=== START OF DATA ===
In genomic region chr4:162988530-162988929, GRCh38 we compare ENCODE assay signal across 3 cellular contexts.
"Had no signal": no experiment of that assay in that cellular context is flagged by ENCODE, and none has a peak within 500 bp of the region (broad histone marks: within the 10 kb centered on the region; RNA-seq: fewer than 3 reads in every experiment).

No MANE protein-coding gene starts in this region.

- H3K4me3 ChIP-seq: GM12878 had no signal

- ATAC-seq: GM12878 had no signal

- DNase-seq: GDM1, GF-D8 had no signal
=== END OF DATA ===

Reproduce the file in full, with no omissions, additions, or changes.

In genomic region chr4:162988530-162988929, GRCh38 we compare ENCODE assay signal across 3 cellular contexts.
"Had no signal": no experiment of that assay in that cellular context is flagged by ENCODE, and none has a peak within 500 bp of the region (broad histone marks: within the 10 kb centered on the region; RNA-seq: fewer than 3 reads in every experiment).

No MANE protein-coding gene starts in this region.

- H3K4me3 ChIP-seq: GM12878 had no signal

- ATAC-seq: GM12878 had no signal

- DNase-seq: GDM1, GF-D8 had no signal